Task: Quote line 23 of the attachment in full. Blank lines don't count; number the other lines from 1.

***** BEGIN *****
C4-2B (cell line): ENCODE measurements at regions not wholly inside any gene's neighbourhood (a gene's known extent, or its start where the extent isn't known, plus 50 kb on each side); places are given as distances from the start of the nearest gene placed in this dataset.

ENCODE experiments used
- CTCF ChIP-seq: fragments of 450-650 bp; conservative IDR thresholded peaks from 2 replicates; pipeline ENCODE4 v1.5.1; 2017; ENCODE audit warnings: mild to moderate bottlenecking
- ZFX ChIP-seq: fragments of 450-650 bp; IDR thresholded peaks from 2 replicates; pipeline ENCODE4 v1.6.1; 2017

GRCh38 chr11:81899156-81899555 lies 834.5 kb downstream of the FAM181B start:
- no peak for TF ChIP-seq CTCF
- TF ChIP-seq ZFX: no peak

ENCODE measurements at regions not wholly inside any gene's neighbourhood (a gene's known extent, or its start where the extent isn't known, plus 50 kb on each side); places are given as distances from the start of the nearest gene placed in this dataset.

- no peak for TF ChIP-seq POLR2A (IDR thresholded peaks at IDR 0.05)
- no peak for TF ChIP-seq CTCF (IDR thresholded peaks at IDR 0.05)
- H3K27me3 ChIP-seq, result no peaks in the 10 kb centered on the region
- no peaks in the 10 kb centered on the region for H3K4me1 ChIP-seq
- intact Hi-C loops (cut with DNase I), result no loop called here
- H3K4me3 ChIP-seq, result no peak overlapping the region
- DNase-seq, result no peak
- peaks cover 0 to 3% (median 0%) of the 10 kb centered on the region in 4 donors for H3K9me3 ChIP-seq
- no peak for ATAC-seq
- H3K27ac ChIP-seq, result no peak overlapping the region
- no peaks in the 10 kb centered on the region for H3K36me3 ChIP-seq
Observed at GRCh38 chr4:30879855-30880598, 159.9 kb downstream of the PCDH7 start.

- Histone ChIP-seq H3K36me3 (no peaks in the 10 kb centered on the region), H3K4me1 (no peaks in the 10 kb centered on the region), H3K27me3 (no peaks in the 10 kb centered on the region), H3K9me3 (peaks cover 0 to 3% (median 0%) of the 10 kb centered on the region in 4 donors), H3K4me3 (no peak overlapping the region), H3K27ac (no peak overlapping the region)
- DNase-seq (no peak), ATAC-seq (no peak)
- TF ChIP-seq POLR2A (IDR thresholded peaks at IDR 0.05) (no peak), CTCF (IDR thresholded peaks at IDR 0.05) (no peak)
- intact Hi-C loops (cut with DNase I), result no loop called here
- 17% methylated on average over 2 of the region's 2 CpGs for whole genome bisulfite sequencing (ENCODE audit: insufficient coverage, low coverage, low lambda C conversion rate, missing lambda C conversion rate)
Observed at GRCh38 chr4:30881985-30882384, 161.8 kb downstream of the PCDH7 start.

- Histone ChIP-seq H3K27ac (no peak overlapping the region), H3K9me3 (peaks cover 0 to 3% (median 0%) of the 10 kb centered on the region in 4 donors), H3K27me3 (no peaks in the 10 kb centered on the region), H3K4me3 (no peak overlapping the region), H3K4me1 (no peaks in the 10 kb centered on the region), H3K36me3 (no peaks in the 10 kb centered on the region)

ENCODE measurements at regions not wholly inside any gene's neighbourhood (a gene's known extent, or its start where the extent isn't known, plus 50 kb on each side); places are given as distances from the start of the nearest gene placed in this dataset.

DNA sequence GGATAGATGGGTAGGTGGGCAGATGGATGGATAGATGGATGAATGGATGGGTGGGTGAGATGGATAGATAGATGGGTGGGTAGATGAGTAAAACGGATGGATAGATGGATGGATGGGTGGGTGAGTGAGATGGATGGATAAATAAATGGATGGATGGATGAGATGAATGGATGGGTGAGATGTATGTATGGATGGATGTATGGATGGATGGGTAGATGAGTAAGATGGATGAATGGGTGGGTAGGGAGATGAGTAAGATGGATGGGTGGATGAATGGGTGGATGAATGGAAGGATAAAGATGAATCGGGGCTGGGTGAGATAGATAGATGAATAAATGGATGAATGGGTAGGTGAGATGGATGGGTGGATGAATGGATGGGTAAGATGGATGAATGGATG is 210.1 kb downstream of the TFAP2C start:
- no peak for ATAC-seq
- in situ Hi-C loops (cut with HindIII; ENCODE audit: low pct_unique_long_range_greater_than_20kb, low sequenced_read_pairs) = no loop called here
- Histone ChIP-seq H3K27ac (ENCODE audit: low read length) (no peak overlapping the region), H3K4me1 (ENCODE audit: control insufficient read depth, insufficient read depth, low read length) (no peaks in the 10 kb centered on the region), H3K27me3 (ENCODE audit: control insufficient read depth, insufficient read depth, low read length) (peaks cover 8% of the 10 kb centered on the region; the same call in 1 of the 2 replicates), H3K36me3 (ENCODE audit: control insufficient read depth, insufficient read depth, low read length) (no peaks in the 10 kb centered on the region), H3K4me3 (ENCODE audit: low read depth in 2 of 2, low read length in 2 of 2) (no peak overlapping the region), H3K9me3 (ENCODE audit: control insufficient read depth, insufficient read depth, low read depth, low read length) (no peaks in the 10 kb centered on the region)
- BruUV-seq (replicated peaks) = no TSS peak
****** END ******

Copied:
- TF ChIP-seq POLR2A (IDR thresholded peaks at IDR 0.05) (no peak), CTCF (IDR thresholded peaks at IDR 0.05) (no peak)